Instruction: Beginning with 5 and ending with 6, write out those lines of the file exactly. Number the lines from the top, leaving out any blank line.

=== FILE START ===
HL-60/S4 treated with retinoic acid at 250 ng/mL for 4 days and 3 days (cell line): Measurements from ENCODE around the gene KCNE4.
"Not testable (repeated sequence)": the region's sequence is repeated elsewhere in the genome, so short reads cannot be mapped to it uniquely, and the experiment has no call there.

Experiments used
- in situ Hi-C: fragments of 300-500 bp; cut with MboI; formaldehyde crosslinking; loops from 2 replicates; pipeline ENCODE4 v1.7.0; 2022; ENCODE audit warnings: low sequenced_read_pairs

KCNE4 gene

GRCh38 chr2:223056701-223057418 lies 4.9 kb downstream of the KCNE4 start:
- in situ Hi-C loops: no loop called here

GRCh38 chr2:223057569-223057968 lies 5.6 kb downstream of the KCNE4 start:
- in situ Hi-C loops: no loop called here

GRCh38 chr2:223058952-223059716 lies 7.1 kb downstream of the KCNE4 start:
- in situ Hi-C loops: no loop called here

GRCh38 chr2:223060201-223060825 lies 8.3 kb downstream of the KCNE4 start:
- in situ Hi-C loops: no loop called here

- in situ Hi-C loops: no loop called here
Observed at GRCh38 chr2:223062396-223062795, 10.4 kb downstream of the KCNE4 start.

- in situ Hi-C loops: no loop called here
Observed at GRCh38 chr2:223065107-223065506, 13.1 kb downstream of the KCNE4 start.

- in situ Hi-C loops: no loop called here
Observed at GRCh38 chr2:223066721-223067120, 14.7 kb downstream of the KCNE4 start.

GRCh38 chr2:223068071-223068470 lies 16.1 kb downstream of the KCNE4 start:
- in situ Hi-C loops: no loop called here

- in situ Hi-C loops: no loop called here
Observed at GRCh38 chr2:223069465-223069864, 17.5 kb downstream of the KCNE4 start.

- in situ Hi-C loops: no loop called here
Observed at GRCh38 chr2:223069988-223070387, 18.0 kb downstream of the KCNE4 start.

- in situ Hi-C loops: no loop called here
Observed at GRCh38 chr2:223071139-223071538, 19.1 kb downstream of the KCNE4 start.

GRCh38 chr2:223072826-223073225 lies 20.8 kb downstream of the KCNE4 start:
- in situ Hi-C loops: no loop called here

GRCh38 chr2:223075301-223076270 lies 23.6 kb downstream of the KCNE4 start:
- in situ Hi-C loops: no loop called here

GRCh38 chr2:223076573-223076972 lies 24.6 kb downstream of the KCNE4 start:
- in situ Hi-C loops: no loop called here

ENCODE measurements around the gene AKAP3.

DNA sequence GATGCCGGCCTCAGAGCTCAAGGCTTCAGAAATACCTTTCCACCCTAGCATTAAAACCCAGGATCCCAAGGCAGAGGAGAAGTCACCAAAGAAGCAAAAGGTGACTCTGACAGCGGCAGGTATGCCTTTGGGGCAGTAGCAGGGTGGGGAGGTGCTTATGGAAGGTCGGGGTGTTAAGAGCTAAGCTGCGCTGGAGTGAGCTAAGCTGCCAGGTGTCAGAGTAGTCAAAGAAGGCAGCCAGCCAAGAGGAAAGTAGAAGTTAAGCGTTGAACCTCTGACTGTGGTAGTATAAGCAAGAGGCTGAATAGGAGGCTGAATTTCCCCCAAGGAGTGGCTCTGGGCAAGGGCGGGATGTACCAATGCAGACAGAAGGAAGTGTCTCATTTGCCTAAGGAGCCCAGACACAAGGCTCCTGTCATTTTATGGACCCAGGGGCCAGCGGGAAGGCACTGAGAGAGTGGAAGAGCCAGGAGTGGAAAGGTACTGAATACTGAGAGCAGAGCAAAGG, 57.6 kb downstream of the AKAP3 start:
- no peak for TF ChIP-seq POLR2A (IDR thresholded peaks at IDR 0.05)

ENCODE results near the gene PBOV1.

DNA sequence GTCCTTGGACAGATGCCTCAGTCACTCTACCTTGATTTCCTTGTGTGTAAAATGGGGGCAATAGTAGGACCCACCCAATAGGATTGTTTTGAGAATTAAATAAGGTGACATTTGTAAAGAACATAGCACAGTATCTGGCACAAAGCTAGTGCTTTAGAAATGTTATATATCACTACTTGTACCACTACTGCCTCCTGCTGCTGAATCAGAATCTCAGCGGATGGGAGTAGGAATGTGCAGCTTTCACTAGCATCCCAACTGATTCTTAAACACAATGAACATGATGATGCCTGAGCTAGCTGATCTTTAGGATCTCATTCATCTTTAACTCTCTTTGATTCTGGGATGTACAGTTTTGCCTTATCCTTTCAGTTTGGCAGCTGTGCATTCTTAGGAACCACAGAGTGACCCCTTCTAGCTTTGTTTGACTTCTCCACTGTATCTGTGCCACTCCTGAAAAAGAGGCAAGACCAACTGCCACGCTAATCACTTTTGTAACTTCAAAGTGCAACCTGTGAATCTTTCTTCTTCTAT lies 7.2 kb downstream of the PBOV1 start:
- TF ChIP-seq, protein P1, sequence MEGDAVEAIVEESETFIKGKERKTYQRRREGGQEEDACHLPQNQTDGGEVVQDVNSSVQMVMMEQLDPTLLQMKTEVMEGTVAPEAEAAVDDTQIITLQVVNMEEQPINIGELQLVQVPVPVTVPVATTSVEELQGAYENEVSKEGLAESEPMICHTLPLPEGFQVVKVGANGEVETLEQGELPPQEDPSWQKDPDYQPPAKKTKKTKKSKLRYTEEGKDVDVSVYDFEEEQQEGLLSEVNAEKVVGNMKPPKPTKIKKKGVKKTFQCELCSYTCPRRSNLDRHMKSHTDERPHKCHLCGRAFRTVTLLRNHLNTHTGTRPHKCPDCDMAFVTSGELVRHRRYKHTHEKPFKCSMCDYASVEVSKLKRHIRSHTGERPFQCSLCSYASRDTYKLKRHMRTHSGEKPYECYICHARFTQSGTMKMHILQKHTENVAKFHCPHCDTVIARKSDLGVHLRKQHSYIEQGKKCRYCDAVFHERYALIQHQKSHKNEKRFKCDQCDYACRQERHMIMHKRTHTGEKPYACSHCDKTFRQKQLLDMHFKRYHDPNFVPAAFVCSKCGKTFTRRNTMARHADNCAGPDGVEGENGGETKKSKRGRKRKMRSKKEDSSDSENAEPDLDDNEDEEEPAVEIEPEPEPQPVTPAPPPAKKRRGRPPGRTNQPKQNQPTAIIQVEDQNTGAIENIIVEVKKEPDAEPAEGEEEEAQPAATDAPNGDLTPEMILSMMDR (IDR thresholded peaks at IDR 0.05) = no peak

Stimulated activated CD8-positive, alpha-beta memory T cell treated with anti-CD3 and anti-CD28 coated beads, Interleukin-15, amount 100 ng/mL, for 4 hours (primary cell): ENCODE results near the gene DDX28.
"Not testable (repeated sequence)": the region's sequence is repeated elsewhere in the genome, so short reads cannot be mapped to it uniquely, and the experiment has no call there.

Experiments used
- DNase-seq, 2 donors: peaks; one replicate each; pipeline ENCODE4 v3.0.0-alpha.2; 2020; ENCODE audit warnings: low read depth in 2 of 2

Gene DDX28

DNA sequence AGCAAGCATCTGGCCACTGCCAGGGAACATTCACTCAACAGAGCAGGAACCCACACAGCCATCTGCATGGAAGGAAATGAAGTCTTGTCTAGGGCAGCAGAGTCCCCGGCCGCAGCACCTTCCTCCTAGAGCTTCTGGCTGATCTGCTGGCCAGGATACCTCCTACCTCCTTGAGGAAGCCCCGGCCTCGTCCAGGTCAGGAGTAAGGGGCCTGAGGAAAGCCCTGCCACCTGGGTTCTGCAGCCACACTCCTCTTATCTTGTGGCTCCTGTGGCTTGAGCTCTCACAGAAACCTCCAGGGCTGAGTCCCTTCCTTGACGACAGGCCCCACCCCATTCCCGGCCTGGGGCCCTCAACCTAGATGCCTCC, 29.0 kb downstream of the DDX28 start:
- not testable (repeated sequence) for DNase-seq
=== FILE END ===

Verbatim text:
KCNE4 gene

GRCh38 chr2:223056701-223057418 lies 4.9 kb downstream of the KCNE4 start: